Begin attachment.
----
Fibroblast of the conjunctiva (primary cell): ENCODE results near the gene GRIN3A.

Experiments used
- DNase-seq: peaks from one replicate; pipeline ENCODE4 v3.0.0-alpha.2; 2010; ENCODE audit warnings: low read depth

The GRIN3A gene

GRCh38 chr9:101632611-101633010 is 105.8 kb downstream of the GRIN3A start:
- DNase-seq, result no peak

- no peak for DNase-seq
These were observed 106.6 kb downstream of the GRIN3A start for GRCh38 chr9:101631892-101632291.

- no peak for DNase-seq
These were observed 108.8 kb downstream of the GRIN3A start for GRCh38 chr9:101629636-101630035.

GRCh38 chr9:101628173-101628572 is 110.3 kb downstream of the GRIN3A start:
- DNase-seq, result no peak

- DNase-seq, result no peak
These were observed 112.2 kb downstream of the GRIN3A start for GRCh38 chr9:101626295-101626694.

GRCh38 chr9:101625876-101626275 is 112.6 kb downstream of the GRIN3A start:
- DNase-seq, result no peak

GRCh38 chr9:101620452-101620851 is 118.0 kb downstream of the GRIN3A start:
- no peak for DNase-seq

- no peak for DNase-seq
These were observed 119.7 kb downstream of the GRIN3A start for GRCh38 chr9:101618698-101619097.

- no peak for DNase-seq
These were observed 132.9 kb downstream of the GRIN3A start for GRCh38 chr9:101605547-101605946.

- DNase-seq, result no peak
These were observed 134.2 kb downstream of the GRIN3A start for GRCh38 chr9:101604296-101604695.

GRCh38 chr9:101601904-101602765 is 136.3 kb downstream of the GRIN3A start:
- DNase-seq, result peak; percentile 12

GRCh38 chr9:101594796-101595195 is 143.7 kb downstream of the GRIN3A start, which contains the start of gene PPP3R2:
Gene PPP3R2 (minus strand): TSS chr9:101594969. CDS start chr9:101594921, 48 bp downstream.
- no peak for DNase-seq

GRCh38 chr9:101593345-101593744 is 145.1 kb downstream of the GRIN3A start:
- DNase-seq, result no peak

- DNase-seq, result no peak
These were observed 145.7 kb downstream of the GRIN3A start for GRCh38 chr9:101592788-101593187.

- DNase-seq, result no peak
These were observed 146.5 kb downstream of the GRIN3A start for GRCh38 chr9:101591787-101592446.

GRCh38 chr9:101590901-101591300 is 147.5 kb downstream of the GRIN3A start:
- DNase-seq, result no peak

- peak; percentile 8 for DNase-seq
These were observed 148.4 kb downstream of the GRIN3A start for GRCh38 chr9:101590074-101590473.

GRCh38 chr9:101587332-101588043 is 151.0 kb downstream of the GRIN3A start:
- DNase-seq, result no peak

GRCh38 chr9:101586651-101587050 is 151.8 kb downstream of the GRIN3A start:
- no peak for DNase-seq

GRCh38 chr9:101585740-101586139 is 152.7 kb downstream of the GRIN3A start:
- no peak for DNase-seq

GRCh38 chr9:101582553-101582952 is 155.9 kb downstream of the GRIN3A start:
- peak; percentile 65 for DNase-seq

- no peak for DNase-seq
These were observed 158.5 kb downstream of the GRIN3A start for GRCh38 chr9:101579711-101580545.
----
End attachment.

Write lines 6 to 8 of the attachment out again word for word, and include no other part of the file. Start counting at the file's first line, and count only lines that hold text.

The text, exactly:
- DNase-seq, result no peak

- no peak for DNase-seq
These were observed 106.6 kb downstream of the GRIN3A start for GRCh38 chr9:101631892-101632291.